6. Most of the tourist areas of Mexico tend towards the outer edges of the map. Americans loves beaches, islands and border towns. Not so many Americans visit the interior. I was the only non-native speaker I could find for much of our trip. Luckily, I had two competent interpreters with me at all times.

7. I am wondering about animals in Mexico. We saw lots of pet dogs that seemed to be well cared for -- poodles seem to be the rage with Mexicans these days.  But I did notice some less-than-well cared for animals as we were driving along. Some Mexicans keep dogs on their roofs, like German Shepards, to guard their property. That's very scary. (Of course, there are thousands of animals being abused in the USA every day, but that's another story, right?)

Here's a little donkey I found just outside of a small town in rural Jalisco.
What's with that blue marker around his eye?

Here's a VERY skinny mare with two babies. They were eating grass in a small
park in Chapala. I do hope they found enough to eat. They need it.

8. The map of the area between Guadalajara and Puerto Vallarta is truly deceptive. The first half of the trip, about two hours worth, is toll road that will cost about $30 US. The second half is a two-lane, traffic-filled nightmare. It's slow and dangerous, and if it's raining hard it's even more difficult. I had checked the internet and had found drivers who swore they could make the drive in four hours. Not true!

I took photos of all cathedrals. I think this is the one in PV.

Every city, town, and hamlet has a church or cathedral. You cannot see the top of cathedral spires from the backseat.
nice place to visit.
Relaxing in Puerto Vallarta.

10. Mexicans love to shop and bargain and eat tacos and slurp up shaved ice fruit drinks from street vendors. It’s great fun. Beer from a bottle comes with a piece of lime wedged into the neck. Even when you get out of the car at the beach and fall into your beach chair underneath a palapa, the vendors will come to you, again and again, to sell you hammocks, statues, carvings, jewelry, blankets, grilled fish, fruit cups, drinks made from coconut milk, toe rings and ankle bracelets, parasail rides, zip line tours, and many other things which they stop short of offering to middle aged moms. The parade of vendors does not stop so every conversation you have with fellow palapa dwellers is interrupted constantly with a very polite “No gracias senor” or "No gracias senora”. If you look them in the eye they will kneel before you and spread out their wares.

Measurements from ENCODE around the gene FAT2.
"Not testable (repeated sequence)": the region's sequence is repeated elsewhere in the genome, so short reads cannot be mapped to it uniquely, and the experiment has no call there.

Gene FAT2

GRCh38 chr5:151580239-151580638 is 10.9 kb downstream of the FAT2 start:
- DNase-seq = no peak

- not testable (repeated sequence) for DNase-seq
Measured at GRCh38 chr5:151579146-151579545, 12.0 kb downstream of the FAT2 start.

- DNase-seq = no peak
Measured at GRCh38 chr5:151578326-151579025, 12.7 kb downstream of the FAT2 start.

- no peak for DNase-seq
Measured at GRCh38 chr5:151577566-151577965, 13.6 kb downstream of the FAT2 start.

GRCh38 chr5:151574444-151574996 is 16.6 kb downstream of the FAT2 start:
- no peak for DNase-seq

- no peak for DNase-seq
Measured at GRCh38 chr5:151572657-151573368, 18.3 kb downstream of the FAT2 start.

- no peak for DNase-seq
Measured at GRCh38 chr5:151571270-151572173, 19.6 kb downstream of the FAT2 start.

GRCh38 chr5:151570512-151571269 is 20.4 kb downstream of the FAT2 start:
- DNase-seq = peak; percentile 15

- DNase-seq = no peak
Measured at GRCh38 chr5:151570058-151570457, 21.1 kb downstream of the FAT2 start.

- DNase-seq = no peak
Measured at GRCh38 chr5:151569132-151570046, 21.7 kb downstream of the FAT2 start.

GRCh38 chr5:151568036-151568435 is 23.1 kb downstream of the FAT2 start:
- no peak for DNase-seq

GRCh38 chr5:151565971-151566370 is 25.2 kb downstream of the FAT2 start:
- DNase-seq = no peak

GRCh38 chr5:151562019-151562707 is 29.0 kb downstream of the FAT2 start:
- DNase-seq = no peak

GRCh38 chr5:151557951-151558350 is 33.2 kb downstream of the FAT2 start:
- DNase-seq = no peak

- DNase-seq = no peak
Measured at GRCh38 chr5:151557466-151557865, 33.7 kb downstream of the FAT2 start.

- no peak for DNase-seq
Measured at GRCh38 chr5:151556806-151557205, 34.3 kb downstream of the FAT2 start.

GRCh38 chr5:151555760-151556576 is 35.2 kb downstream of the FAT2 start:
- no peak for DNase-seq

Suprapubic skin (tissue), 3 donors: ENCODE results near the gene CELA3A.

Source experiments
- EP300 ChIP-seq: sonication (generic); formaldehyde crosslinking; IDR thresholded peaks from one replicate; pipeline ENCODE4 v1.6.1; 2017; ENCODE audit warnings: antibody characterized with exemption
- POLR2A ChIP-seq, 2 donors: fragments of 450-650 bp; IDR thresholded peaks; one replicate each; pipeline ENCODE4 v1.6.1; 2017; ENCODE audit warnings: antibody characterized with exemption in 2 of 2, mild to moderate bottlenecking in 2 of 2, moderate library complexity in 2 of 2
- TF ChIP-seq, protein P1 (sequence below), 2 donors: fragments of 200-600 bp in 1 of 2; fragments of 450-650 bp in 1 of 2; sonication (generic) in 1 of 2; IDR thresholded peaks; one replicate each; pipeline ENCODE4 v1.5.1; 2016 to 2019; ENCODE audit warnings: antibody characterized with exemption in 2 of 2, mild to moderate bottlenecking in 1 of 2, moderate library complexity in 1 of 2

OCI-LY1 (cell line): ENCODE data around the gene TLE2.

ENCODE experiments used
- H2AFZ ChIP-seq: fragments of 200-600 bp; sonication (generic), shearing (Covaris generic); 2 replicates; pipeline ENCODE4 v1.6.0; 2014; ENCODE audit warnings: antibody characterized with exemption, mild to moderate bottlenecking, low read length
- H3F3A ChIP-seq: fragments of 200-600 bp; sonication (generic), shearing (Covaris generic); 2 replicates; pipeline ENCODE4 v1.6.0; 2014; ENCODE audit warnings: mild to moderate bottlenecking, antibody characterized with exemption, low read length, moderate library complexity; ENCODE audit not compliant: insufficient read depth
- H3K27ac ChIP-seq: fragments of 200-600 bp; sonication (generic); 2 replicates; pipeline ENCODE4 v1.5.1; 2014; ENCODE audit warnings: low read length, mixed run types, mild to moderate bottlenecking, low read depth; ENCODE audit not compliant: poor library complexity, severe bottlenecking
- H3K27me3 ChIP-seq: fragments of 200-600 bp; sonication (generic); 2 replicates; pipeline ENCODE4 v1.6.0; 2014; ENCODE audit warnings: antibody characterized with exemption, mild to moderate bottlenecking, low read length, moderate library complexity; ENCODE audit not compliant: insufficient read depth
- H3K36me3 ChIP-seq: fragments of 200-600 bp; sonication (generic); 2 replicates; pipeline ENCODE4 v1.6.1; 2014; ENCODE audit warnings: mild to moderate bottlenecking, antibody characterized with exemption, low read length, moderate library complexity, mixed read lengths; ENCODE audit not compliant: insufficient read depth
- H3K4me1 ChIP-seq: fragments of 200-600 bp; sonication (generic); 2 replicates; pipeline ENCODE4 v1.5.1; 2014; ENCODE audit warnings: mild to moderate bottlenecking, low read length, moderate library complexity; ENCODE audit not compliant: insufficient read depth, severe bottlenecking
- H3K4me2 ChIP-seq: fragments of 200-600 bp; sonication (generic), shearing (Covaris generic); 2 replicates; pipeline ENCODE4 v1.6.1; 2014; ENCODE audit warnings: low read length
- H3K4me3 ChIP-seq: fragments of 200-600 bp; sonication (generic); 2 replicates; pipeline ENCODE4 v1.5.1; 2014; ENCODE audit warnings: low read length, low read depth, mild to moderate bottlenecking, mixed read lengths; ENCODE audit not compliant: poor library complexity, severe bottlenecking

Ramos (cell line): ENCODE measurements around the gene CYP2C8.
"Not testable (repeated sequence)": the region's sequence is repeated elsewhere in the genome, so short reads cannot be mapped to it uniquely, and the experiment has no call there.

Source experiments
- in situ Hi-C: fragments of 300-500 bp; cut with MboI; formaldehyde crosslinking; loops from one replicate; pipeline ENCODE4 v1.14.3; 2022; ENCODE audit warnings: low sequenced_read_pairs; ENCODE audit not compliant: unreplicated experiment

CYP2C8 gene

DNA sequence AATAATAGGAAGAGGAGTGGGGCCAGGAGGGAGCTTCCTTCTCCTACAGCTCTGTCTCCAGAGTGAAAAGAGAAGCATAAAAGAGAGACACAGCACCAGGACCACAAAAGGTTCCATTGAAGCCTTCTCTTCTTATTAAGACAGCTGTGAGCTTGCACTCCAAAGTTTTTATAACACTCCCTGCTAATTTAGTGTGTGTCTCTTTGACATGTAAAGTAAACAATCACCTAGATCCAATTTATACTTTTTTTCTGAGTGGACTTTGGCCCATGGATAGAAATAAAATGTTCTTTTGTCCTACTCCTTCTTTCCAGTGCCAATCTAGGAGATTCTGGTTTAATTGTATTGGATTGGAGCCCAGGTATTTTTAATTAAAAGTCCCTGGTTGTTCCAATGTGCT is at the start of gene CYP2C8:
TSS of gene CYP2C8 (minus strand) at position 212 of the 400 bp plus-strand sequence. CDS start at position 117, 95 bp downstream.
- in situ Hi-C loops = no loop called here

boat trip
And speaking of danger, we did leave our car and got into a water taxi for a trip to Yelapa, a small isolated fishing village near Puerto Vallarta. When we got into that boat, I noticed that there were no life jackets aboard. We passengers, about 20 of us, sat on wooden benches and held on as we took to the open sea with the waves pounding the little boat. The trip out to Yelapa was about a 45 minute ride in nice weather. The return trip was a little scarier and longer because it was raining and the waves were higher. (Still no life jackets and no warnings, should something dire happen.) My biggest worry was getting off the boat and jumping into the surf when the boat landed, because there was no dock. Ha! (There are other ways to get to Yelapa from PV but we decided to drive to where the local water taxis ferried Mexicans to and from. We saved a little money and and a lot of time this way and didn't have to put up with drunken American tourists.)

And when we weren't boat riding, we were hiking. This is the view from the water fall above Yelapa.
The fourth person is Sheri, my other daughter. She was waiting for us when we got to Puerto Vallarta. Mother-daughter trips are very special.
hi kids!
Here's a close up of the three of them as we sip our lemonades by the water fall.
beach dog
Karen made friends with dogs wherever we went. She named this one. He was devastated when we hopped onto our water taxi and left him sitting on the beach watching us disappear.

11. Maps give you no clue about weather: monsoonal rains, thunder and lightening are common in Mexico during the summer. You can see the rooster tail your own car is making through the river-like roads very well from the back seat. Mexicans drive with their hazard lights blinking whenever there is imminent danger. We saw lots of rain, flooding and hazard lights on the day we had to leave Puerto Vallarta and head back to Guadalajara to catch our flight home. But we made it just fine thanks to Karen's brilliant driving.

There's a great deal to be learned from spending a couple of weeks in the back seat. (Don't forget to bring along a couple of road maps. AAA maps tell you things that other maps don't.) It's kind of fun to leave the decisions to somebody else and just watch the scenery go by. I recommend it.

FYI: Wanna read Karen's Mexico driving tips article? Here it is.

Find it here!